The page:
“The single biggest decision you make in your job – bigger than all the rest – is who you name manager. When you name the wrong person manager, nothing fixes that bad decision. Not compensation, not benefits – nothing.”
Those are the words of Gallup Chairman and CEO Jim Clifton in reference to the polling company’s recent state of the American workplace report that found 70 percent of American workers are not engaged at work. And 20 percent of those are actively disengaged. Translation: they hate their jobs.
Why? The report seems to suggest that it’s partly due to bad managers. It adds to a growing body of evidence that a tyrannical, “my way or the highway” style of leadership just isn’t working in today’s workplace.
If 70 percent is any indication of how our employees feel about their work, we’re in trouble. The Gallup reports suggests the actively disengaged are costing businesses $450 to $550 billion a year. On the flip side, the best managed people have less accidents, produce better quality work and even incur less health care costs than the worst managed. It’s stressful to hate your job and stress leads to health problems.
As CEOs and leaders of organizations, it’s time we take responsibility for this situation. Because we’re the ones who can turn it around.
The first thing we have to do as leaders is understand every employee is different. They work differently, they’re motivated differently and they’re all going to react differently to the personality of their managers.
I believe in flexing.
By this I mean adapting your style of leadership to the employee and his or her skill set, not the other way around. Some employees will work harder when you’re harsh on them, others (and I think this is becoming more and more the case today) need encouragement and motivation.
Either way, don’t let your employees just flounder until you have no choice but to fire them.
Have conversations, figure out if they accomplish more when they work autonomously or if they want more direction. Are they self-confident or do they need a bit more recognition?
Some will have the necessary skills, just not the confidence and experience to make the best use of those skills. That’s where leaders can step in and make them feel good about what they’re doing.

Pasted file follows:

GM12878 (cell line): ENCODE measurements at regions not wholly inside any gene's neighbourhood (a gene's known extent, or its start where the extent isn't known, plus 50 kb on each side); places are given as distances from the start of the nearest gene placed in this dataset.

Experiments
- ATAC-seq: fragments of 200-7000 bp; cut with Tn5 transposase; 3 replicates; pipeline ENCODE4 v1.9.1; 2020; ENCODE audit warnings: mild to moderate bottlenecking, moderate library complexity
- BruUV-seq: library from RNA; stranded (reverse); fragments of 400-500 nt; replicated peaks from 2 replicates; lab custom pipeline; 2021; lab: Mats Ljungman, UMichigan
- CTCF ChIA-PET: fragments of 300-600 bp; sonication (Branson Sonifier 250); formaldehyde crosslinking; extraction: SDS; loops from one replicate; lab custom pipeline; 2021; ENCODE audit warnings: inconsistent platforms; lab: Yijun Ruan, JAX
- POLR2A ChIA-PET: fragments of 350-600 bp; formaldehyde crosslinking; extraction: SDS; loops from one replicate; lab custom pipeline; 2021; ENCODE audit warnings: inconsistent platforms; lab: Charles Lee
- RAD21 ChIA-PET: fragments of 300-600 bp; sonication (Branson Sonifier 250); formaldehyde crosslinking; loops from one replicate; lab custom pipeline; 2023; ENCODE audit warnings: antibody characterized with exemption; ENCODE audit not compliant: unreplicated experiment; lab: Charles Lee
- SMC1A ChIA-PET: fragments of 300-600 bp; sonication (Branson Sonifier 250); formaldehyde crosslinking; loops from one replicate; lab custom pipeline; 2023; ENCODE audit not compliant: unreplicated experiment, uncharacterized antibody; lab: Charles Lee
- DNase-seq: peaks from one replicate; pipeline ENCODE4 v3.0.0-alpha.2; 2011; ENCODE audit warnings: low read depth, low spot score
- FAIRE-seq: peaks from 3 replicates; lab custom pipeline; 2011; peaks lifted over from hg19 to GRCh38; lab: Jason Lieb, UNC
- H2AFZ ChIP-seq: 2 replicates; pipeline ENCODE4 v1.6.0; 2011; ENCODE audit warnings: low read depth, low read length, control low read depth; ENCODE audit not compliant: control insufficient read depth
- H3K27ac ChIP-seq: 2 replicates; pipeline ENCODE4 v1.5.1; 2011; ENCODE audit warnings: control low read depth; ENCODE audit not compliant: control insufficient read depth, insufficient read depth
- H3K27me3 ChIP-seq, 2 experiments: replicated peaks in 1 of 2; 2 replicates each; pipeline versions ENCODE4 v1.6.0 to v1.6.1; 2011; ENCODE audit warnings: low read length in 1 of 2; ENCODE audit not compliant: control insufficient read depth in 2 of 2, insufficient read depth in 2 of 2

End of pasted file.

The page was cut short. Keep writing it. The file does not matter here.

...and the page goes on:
Send It Down the Line
Your next job is choosing managers who also understand how to flex. It won’t have an impact if you’re the only one doing it.
Managers need training too. Make sure they’re working to understand the strengths and personalities of their team members, giving their employees the best chance to succeed.
Your managers are the ones who are going to know on a daily basis if your company’s employees are engaged. Are they passionate, or at least enthusiastic about their work?
A direct manager can make all the difference. Not everyone loves their work, but if they like and respect the person they work for they’re going to be more engaged and care more about what they do.
Yes, employees too have to do their part to put forth the effort to engage. This will happen much easier if they’re getting their direction from someone who treats them as an individual and emphasizes their strengths.
Surely if 70 percent of workers are not engaged with their jobs, there’s a chunk of those people who just aren’t in the right positions or aren’t willing to do what’s asked of them.
However, I believe most people want to do a good job – they feel better about themselves and their work when they’re interested to see what’s going to happen the next day, not dreading getting up in the morning.
When you’re at the top of an organization, you’re the catalyst for setting the tone that makes people excited about their work. We need to redirect our energies as leaders to engaging with our employees, finding out what makes them tick and then adapting. I believe, in return, they’ll engage with us and our businesses.
Andy Roe is the General Manager of SurePayroll, Inc., a Paychex Company. SurePayroll is the trusted provider of easy online payroll services to small businesses nationwide. SurePayroll compiles data from small businesses nationwide through its Small Business Scorecard optimism survey, and exclusively reflects the trends affecting the nation’s “micro businesses” — those with1-10 employees. You can follow Andy on Twitter @AndrewSRoe.